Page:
Who are the directors that you are in tune with in the industry?
I'm quite in tune with everybody, its just that I've not really worked with most of them; I'm close to Chico Ejiro, Ernest Obi, Terilah Thompson, Teco Benson, and a few others.
As a model, would we say that your modelling carrier could be a distraction to the acting itself?
No! I don't think so, I'm more into the industry than modelling. Besides, modelling and acting go together. It's not something that takes one's time well enough to snatch me away from my first love which is acting. I believe there is time for everything, there is time and purpose for everyone, you must keep digging until you strike water, and you must not stop and say because you are not working. For instance, I'm not on location now, but I'm busy having meetings with Gugu and with people of like minds who want to change Nollywood.
From your own observations, which areas do you think Nollywood needs to improve upon?
Well, from my experience in Nollywood, the production outfit needs to be seriously worked on. As a director before you cast an artiste, you must, first and foremost be able to win his heart to a particular job that you have chosen him to do. There is something they call moral support; a situation where you as the director would need to hang out with the actor, maybe over dinner or lunch and get to talk about the character and the role you are playing, and you begin to have a deeper understanding of what you are about to do. Then, the producers also will need to improve on the kind of hospitality they give to actors, you know it is a team work.
Your name Tuvi does not sound native, where did you get it from?
My names are Ugochukwu Emeka Ogenetuviere James. A lot of people mistake me for a Benue man, but I'm an Igbo guy. My father is Igbo and my mum is from Delta State, from Urobo, and that's where the name Tuvi emanated from. So, I will call myself a high-breed.
What was growing-up like?
Growing-up, for me, was splendid! Beautiful! I grew up with my mother and father and we spent time travelling to places together. I remember travelling to Egypt with my mum when I was young. So, my growing-up was fun, really. Now, as an adult, I'm faced with the usual challenges of surviving on my own.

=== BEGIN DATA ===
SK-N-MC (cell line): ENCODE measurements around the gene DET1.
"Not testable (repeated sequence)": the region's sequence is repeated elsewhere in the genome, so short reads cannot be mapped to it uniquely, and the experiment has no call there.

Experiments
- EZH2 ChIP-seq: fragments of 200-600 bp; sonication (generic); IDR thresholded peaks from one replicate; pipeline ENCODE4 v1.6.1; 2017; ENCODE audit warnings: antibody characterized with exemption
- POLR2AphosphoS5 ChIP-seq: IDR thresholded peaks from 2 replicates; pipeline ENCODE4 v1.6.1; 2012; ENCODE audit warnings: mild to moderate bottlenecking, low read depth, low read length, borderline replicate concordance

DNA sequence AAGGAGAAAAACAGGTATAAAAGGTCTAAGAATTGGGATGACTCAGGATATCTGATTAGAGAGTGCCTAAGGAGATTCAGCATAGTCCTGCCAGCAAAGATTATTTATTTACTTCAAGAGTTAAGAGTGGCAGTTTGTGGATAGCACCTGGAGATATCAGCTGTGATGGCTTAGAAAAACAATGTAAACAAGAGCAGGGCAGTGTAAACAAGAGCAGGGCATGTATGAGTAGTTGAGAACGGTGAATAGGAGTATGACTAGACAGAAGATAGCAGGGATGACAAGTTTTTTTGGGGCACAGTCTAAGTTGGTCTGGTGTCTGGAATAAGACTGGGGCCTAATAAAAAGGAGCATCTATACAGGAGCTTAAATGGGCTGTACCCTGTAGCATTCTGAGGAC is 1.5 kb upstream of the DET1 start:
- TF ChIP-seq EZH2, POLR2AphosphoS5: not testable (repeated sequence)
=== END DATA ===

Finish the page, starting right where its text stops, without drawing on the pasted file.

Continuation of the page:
How are you catching up with the challenges of being a man?
Yes! Challenges will come, that's what makes you stronger, and that's what makes a man. When challenges come, you just have to face them. I love challenges personally, and that is because of my kind of background. I was brought up in a Christian way, I would say that we were being given the best nurture of life by my parents and my grand parents. It's really helping out today.
Apart from the fact that you are a celebrity, you are obviously a ladies' man. How do you manage that?
People use that word for me a lot 'ladies man' but I'm God's man. Every man who works hard, and is successful is a ladies' man. Every achiever is a ladies' man, every man that carries himself very well is a ladies man. So, it depends on the kind of ladies you are reaching out to. Well! I carry myself very well, so maybe I'm a ladies' man. I'm very friendly with women because I know women are strong and they play strong roles in the society. They also play a very important role in the life of a man. So, you need to respect them.
For someone like you, don't you think that in trying to respect every woman, you might be caught in the love net?
Yes! That is where self-control comes in. Being disciplined can protect you from dangers out there. That does not mean I don't hang out, as a matter of fact, I have a woman and I'm seriously planning something with her.
Are you likely to settle down very soon?
Yes! I'm seriously working on that. I'm working on it.
I hope by God's grace. You will know when the time comes.